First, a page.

3 out of 4 stars
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Dream Job: Wacky Adventures of an HR Manager is a short fiction novel by Janet Garber.
Melie Kohl is the Human Resources (HR) Manager at Axis Mundi Medical Centre. The book follows Melie as she tries to fix the hilarious and devious behavioural problems of the staff while avoiding her own problems. She is lonely, worn out and hiding a big secret.
The book presents an array of fascinating characters: the groping doctor, the terrorised secretary, and the rabid bulldog-like boss. Each character has an urgent problem and a desperate need of Melie’s skills that she finds suffocating. Her stress levels build until she is hiding under her desk at work and experiencing the supernatural on her subway commute.
She meets Ted, a small town antique store owner, and their romance provides a quiet interlude in her life. Just when Mellie starts to get comfortable there’s a murder, a viscous love rival, and her big secret is about to be discovered!
Melie herself has a mix of strengths and weaknesses that make her both likeable and relatable. She tries too hard and has a tendency to overthink things. Like a lot of people she is desperate to find someone to settle down with. These traits add complication to Melie’s life and to the book.
Drawing on a career in HR, the author has created a rich setting full of “behind-the-scenes mayhem” inspired by her own experiences. All the characters, even the really minor ones, are well described by both their actions and Melie’s thoughts. The crises of the characters are complimentary side plots to Melie’s story, integrating neatly and highlighting key aspects of Melie’s thoughts and behaviours.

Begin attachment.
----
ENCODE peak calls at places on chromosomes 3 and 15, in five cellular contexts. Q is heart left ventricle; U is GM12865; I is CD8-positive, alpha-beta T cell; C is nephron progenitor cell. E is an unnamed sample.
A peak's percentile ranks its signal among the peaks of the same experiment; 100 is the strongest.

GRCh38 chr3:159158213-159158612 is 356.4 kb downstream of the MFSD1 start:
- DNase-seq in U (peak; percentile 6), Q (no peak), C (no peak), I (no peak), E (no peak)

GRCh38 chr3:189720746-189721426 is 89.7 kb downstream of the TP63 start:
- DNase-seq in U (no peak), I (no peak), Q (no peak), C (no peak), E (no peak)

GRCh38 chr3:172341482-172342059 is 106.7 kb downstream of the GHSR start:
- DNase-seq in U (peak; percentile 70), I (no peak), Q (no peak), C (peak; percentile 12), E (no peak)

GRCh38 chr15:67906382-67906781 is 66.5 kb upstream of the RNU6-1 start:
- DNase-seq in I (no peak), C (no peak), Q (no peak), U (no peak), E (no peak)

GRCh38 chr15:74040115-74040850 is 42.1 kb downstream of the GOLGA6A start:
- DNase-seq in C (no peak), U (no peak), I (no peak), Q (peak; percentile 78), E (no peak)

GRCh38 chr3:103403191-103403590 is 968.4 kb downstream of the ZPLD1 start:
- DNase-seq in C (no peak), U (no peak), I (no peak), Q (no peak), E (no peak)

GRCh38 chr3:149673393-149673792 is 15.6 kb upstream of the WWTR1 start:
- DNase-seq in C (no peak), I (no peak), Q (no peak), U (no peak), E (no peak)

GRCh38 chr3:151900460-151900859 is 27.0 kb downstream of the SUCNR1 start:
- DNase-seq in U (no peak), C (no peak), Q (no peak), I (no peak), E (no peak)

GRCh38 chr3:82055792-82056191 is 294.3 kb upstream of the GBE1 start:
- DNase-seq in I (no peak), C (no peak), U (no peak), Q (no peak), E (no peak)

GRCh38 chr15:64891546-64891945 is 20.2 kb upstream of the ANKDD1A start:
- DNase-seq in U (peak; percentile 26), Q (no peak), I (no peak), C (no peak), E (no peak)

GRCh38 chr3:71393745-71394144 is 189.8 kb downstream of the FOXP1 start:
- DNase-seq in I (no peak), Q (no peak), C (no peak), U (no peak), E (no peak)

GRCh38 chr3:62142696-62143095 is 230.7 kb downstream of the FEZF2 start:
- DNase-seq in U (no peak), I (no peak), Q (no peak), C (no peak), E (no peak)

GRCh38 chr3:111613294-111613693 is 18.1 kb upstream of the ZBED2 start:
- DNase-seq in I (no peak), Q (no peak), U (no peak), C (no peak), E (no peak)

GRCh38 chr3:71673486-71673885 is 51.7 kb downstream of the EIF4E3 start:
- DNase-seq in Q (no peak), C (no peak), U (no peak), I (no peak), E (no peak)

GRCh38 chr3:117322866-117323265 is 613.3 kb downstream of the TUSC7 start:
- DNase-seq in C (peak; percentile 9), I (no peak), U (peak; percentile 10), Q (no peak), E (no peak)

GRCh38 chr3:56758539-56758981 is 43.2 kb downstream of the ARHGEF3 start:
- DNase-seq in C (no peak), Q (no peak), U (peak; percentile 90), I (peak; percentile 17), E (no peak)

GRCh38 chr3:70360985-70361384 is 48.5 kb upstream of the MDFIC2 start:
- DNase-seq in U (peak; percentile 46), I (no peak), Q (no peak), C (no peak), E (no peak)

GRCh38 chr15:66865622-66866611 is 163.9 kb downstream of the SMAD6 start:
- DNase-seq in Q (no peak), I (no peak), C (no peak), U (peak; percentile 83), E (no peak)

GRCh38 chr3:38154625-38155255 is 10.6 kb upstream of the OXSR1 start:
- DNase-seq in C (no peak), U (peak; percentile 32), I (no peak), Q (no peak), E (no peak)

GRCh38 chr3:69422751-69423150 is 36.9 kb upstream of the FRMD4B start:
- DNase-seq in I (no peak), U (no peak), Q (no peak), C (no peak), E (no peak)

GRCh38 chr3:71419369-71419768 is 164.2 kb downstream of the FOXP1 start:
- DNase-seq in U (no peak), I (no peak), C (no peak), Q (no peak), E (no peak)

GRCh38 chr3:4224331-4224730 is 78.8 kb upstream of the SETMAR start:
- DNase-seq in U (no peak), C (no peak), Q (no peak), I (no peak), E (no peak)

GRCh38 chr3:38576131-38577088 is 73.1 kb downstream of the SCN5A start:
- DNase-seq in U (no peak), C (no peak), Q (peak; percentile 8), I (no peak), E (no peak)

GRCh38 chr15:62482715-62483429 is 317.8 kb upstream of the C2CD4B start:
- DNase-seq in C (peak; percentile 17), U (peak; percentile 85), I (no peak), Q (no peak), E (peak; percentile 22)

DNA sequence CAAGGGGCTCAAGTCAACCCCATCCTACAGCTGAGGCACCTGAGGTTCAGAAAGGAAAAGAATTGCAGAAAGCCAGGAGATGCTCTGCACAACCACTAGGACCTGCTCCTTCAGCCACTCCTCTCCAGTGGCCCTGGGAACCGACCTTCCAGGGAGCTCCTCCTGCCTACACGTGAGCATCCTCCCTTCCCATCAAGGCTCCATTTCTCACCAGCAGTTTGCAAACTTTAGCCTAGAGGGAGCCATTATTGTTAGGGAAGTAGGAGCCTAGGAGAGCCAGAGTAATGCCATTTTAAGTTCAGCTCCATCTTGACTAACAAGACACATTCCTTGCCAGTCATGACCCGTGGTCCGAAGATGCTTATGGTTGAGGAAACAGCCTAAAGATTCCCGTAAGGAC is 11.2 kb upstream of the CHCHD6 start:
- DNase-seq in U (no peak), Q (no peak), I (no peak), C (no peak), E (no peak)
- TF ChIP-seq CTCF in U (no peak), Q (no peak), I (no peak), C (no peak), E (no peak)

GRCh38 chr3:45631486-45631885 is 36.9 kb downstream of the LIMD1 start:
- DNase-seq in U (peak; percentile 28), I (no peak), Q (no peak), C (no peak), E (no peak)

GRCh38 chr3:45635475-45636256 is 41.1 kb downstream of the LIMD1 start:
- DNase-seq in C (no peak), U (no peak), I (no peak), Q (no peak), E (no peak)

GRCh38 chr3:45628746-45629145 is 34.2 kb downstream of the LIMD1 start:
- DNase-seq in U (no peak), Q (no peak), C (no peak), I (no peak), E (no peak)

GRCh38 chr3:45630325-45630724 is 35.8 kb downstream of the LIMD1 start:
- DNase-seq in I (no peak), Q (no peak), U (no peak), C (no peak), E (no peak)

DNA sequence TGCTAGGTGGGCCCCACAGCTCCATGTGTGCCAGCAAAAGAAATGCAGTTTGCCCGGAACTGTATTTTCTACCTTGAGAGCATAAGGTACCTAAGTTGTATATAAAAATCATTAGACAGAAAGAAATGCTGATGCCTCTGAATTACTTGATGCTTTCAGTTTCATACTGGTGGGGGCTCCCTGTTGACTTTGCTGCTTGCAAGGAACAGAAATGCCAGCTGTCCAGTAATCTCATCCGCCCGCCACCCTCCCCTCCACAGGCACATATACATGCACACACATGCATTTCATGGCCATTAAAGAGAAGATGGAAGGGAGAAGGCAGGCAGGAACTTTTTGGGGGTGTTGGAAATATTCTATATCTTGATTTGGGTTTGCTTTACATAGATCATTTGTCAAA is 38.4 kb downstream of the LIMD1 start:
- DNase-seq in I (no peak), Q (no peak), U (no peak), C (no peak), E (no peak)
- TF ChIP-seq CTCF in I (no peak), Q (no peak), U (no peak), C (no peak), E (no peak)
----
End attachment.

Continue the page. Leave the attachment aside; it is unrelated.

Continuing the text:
The writing style is conversational and character-driven. Included in the book is a reader’s guide of comprehension questions and a description of the author’s HR career.
I liked a lot about this book. Melie and the other characters were interesting, and their stories were skilfully woven together. It was easy to empathise with Melie.
What I didn’t like was the ending. It seemed convenient, and Melie didn’t really grow as a character because in accommodating someone else her problems became irrelevant.
The formatting of Melie’s thoughts needs work. Her thoughts are presented as italic blocks and the edge of the blocks is cut off. I could guess what the missing parts were but it was a little disappointing when the rest of the book was so well done.
I rate this book 3 out of 4 stars. Though I didn’t like the ending it is still a great story worth trying. Anyone who has experienced work related politics will love this book.
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